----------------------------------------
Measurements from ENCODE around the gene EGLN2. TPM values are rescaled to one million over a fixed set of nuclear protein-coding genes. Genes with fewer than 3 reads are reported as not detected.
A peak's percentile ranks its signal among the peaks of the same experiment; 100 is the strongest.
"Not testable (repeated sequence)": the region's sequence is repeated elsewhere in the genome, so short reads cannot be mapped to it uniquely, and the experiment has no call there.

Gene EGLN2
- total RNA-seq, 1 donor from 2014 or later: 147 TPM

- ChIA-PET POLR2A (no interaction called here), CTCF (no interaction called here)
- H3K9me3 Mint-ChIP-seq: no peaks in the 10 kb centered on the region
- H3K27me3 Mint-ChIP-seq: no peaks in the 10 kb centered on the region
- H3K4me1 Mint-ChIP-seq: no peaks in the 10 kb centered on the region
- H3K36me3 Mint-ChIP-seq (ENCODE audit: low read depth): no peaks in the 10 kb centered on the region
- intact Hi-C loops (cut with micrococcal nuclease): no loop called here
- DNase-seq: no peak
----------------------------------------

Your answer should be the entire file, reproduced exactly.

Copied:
Measurements from ENCODE around the gene EGLN2. TPM values are rescaled to one million over a fixed set of nuclear protein-coding genes. Genes with fewer than 3 reads are reported as not detected.
A peak's percentile ranks its signal among the peaks of the same experiment; 100 is the strongest.
"Not testable (repeated sequence)": the region's sequence is repeated elsewhere in the genome, so short reads cannot be mapped to it uniquely, and the experiment has no call there.

Gene EGLN2
- total RNA-seq, 1 donor from 2014 or later: 147 TPM

- ChIA-PET POLR2A (no interaction called here), CTCF (no interaction called here)
- H3K9me3 Mint-ChIP-seq: no peaks in the 10 kb centered on the region
- H3K27me3 Mint-ChIP-seq: no peaks in the 10 kb centered on the region
- H3K4me1 Mint-ChIP-seq: no peaks in the 10 kb centered on the region
- H3K36me3 Mint-ChIP-seq (ENCODE audit: low read depth): no peaks in the 10 kb centered on the region
- intact Hi-C loops (cut with micrococcal nuclease): no loop called here
- DNase-seq: no peak